AN ORDINARY penny could be worth a huge fortune if it had this barely visible flaw.
In 1969, the US Mint accidentally stamped double cents and attempted to confiscate and destroy all misprints, but that only made them more valuable.
Double die coins occur when currency is misprinted, resulting in the appearance of two images on one coin.
The mint printed an estimated 40 to 50 double-die pennies in 1969, of which only about 30 have been identified, according to Professional Coin Grading Services.
Some of the coins classified as 1969-S are notorious for escaping confiscation and destruction by the Mint after officials noticed the error.
A bidding war was launched to claim these rare coins, adding to the exciting story behind the pennies.
Years later, the currency continues to gain in value since it sold for a massive $126,000 in 2018.
According to Heritage Auctions, it’s unclear whether or not this penny escaped destruction in 1969, but the resemblance alone has pushed the value to six figures.
The auction house described the double die as “crisp” and raved about the beautiful condition of the coin.
“Although there are a handful of markings in the panels, the devices are attractively preserved and the overall effect is tantalizingly close to an even finer denomination,” the description reads.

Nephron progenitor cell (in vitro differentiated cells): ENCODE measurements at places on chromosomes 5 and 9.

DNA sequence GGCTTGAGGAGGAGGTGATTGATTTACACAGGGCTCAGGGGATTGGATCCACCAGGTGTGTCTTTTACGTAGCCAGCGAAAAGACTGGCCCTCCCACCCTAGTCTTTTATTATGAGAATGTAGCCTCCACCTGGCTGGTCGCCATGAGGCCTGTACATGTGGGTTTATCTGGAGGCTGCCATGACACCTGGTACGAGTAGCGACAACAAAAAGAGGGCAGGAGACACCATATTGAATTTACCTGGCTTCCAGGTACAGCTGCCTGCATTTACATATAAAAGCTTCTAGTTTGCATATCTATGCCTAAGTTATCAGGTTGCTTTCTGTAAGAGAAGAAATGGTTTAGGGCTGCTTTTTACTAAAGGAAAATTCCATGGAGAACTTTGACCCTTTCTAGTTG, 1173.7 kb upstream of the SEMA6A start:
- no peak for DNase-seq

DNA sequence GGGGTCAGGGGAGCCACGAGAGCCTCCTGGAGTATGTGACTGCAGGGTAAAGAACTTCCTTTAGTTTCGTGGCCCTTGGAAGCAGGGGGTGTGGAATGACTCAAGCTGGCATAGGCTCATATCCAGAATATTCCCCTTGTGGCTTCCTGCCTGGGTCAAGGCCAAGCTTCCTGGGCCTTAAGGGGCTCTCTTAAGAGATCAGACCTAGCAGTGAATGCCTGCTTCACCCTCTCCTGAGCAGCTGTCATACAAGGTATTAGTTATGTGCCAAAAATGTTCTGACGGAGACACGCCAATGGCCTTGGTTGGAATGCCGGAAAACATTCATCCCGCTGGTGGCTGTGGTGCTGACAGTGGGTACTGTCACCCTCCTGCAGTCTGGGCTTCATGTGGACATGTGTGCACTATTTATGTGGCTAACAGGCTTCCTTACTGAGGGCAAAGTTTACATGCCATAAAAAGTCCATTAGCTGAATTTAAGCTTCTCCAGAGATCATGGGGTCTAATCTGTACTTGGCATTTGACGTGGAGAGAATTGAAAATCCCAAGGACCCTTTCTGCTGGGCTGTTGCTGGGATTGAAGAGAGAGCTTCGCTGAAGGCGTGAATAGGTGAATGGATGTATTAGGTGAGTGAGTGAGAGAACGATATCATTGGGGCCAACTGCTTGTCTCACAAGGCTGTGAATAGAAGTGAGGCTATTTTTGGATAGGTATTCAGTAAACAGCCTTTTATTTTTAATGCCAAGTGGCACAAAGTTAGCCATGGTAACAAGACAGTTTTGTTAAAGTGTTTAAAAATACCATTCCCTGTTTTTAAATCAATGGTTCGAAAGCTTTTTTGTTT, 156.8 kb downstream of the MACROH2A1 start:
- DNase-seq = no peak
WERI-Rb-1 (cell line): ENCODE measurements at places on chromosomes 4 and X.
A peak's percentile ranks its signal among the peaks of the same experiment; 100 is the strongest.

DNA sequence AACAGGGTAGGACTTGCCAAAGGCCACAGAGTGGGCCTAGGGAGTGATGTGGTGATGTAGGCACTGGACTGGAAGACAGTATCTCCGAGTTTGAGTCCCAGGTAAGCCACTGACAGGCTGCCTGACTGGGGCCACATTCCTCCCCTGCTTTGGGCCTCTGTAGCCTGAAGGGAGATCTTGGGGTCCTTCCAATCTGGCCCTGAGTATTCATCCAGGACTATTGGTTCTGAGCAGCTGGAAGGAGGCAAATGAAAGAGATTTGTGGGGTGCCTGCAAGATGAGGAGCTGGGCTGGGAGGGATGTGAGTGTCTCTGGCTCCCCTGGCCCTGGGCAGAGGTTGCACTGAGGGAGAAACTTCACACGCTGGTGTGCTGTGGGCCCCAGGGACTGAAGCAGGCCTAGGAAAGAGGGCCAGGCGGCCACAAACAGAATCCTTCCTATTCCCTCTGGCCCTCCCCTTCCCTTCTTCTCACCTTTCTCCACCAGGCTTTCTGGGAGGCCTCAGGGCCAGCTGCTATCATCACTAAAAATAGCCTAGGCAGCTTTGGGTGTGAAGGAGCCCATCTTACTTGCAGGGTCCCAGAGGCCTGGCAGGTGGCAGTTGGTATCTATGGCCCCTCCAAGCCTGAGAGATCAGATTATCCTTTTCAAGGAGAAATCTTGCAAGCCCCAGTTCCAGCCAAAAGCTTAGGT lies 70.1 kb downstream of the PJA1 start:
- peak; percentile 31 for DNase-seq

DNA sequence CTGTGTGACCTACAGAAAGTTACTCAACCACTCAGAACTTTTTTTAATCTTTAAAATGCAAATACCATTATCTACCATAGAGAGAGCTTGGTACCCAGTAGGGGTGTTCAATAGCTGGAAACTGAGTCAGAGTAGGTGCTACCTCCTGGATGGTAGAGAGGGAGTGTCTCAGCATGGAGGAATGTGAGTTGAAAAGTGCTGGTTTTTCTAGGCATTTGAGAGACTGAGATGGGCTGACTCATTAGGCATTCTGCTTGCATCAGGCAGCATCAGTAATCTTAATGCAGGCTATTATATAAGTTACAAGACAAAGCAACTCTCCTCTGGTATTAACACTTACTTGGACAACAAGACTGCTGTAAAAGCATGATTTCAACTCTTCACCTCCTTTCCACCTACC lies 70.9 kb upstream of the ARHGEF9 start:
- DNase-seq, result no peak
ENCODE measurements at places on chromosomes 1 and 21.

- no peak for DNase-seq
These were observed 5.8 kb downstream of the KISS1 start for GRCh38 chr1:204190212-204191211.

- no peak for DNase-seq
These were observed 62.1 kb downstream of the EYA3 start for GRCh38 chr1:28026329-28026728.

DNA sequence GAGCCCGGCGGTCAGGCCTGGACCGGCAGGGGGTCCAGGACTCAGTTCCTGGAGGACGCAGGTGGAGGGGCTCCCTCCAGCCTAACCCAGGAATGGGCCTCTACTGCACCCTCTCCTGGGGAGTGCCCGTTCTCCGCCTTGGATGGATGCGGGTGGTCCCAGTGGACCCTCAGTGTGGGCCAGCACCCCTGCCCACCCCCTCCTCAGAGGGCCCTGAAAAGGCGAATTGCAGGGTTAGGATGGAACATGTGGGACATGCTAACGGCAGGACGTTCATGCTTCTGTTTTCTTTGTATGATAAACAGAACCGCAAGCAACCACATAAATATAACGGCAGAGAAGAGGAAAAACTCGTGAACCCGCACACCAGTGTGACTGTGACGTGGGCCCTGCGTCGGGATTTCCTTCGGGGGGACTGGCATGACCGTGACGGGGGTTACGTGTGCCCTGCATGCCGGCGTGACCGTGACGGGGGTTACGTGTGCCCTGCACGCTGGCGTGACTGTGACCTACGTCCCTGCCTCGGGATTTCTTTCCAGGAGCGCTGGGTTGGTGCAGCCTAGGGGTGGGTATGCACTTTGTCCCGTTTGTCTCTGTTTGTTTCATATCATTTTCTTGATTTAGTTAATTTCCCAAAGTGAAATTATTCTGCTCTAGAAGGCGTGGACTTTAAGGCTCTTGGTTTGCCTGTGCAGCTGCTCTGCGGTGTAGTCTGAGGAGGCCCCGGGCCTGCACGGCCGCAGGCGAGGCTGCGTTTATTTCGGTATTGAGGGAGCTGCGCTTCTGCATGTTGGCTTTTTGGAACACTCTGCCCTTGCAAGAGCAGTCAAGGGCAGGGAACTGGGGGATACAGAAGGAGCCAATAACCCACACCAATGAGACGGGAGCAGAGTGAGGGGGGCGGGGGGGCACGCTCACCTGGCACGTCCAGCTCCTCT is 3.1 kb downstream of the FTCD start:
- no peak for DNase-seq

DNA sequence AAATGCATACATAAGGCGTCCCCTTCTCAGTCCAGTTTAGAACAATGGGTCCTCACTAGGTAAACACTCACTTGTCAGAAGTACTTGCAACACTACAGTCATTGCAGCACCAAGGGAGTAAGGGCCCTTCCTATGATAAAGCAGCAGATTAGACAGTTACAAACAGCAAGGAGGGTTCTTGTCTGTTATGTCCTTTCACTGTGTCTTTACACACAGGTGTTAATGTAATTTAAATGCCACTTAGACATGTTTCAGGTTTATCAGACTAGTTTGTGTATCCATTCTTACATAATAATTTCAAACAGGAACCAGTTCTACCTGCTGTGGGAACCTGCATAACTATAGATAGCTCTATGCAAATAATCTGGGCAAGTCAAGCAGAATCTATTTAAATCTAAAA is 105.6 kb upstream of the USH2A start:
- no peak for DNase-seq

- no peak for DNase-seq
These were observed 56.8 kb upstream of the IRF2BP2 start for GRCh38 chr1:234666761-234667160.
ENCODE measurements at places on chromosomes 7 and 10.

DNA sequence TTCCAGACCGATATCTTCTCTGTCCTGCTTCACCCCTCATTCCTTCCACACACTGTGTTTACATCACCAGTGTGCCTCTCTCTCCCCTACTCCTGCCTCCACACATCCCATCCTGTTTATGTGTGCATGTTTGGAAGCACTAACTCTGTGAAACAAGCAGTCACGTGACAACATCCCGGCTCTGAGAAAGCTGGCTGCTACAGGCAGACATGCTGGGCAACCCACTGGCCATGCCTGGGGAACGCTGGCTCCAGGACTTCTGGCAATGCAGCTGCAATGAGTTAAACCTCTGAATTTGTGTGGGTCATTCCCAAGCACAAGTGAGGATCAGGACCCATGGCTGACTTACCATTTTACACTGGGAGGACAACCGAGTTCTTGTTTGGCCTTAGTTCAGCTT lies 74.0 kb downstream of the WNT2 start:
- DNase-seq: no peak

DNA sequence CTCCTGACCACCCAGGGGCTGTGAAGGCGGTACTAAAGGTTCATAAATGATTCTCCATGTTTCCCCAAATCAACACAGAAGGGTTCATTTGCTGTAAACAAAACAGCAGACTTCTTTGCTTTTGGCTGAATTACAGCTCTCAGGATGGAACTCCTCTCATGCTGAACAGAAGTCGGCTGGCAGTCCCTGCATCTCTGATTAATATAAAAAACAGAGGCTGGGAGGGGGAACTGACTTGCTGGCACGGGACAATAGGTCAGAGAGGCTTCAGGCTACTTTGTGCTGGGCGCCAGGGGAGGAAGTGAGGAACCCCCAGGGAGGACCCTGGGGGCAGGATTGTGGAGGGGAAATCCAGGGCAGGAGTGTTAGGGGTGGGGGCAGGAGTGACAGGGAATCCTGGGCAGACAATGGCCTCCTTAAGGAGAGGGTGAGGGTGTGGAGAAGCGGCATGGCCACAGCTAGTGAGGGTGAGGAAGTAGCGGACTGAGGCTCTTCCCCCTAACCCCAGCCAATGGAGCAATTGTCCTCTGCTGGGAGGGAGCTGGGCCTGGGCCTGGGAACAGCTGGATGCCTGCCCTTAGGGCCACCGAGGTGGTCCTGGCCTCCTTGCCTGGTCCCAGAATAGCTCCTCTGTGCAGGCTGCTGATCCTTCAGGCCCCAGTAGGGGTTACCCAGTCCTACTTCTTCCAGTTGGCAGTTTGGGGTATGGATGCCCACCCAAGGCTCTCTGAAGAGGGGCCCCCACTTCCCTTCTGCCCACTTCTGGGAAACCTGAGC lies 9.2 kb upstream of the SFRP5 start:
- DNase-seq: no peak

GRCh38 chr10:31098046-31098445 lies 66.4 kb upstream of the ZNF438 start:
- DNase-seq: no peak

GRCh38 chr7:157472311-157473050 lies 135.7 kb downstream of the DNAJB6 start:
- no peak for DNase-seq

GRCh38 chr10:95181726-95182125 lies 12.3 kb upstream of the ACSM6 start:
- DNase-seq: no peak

The beautiful appearance earned the coin an MS-64 rating, stating that it has moderate deflection marks.
The coin was last sold for the outrageous amount at an auction in Baltimore in 2018.
It’s undeniable that the most famous double dice error is a 1955 piece.
In average condition, the 1955 Double Die Penny is worth $1,318 according to the USA Coin Book.
The value could exceed $17,000 if it is an MS 63 class.
A buyer recently paid more than $2,000 for a high quality 1955 circulating piece.
There is also the unminted 1922 Lincoln penny, which can be worth thousands depending on condition.
According to the USA Coin Book, it’s worth $946 in average condition and up to $30,724 when in “uncirculated (MS-63)” condition.
According to collectors guide Lincoln Cents, an estimated 25,000 unminted pennies were made, of which “maybe” 10,000 remain.
Coin experts determine the value of a coin based on various factors.
This includes Edition, Error, Demand, Age, Design, Certification and Condition.
More importantly, coins are graded on a rigorous scale – collectors pay big bucks for that.
There are five main components when it comes to a grading scale, including aspiration, surface preservation, luster, coloration, and eye irritation.
Coins are assigned a whole number between 1 and 70, with the highest number being near perfect.
To see if your spare change is worth something, you can check eBay by searching for the full name, selecting the listing “sold” and then toggling the search to “highest value”.
https://www.the-sun.com/money/7420302/lincoln-penny-coin-rare-detail-valuable/ Your Lincoln cent can be worth $126,500 – the “double dice” detail that makes it valuable